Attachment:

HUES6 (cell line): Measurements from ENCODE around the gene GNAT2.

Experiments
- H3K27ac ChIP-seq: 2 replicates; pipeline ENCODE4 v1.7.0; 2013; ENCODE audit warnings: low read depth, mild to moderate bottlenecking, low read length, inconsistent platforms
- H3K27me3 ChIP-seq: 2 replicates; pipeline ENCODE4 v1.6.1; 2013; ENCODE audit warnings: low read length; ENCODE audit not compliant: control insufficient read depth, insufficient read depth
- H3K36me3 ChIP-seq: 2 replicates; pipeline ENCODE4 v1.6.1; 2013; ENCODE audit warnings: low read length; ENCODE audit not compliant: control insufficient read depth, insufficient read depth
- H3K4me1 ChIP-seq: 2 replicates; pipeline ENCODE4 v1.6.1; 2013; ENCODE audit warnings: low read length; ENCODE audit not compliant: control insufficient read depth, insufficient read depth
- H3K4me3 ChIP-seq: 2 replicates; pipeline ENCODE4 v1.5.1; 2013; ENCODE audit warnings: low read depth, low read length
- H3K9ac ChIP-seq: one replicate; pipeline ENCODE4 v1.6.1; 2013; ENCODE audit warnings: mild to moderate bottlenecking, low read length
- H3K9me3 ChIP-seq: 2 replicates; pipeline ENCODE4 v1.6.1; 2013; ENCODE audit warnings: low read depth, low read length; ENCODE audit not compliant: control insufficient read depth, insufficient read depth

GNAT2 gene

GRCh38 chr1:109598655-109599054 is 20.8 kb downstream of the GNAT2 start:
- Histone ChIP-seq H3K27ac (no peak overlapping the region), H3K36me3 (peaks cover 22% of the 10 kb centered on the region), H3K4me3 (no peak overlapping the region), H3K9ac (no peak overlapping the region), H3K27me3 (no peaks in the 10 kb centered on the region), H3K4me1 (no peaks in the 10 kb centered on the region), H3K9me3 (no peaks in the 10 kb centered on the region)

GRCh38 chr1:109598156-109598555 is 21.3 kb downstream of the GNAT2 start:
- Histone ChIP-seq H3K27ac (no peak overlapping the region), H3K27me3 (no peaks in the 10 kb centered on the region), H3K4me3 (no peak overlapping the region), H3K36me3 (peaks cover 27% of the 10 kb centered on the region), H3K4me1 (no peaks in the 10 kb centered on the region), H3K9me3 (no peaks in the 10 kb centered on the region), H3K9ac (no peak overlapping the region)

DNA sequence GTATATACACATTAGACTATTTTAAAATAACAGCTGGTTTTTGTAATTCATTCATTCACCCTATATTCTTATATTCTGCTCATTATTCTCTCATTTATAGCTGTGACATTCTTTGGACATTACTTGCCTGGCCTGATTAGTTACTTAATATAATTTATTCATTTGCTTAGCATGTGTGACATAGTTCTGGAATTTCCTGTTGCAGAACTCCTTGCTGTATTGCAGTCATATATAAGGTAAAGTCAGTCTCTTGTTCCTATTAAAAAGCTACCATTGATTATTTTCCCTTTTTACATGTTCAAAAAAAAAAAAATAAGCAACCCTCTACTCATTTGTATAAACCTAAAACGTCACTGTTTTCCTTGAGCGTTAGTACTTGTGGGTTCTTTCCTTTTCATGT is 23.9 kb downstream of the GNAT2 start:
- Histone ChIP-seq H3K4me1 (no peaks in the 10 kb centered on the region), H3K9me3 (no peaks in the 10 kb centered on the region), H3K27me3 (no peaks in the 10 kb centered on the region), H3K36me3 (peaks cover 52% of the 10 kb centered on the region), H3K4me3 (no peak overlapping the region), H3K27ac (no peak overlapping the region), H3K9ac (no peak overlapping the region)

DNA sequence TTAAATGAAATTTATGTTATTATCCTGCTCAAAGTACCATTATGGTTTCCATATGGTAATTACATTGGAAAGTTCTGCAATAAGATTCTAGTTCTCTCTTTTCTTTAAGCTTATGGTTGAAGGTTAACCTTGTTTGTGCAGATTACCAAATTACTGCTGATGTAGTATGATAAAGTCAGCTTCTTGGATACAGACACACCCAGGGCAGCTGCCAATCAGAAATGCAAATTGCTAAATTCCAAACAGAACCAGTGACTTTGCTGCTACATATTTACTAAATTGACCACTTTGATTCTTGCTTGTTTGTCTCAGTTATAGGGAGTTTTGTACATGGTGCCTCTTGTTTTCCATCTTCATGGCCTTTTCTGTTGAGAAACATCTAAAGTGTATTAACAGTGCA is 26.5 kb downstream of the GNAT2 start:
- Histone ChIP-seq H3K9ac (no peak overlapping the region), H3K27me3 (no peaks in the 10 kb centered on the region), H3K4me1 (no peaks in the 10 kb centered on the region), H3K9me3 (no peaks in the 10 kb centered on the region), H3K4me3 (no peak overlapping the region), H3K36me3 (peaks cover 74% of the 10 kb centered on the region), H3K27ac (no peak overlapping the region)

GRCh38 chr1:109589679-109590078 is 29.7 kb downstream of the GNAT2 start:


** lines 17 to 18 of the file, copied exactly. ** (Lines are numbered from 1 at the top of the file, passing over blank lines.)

DNA sequence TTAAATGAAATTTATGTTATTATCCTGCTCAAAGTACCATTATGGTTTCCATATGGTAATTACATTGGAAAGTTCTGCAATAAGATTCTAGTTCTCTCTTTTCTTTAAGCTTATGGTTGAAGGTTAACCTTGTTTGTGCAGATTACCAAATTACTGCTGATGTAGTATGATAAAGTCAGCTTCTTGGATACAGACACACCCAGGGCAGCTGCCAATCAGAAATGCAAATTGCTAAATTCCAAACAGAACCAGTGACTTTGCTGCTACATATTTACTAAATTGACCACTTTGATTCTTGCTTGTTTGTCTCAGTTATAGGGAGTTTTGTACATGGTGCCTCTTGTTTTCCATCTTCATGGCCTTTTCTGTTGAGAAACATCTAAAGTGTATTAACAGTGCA is 26.5 kb downstream of the GNAT2 start:
- Histone ChIP-seq H3K9ac (no peak overlapping the region), H3K27me3 (no peaks in the 10 kb centered on the region), H3K4me1 (no peaks in the 10 kb centered on the region), H3K9me3 (no peaks in the 10 kb centered on the region), H3K4me3 (no peak overlapping the region), H3K36me3 (peaks cover 74% of the 10 kb centered on the region), H3K27ac (no peak overlapping the region)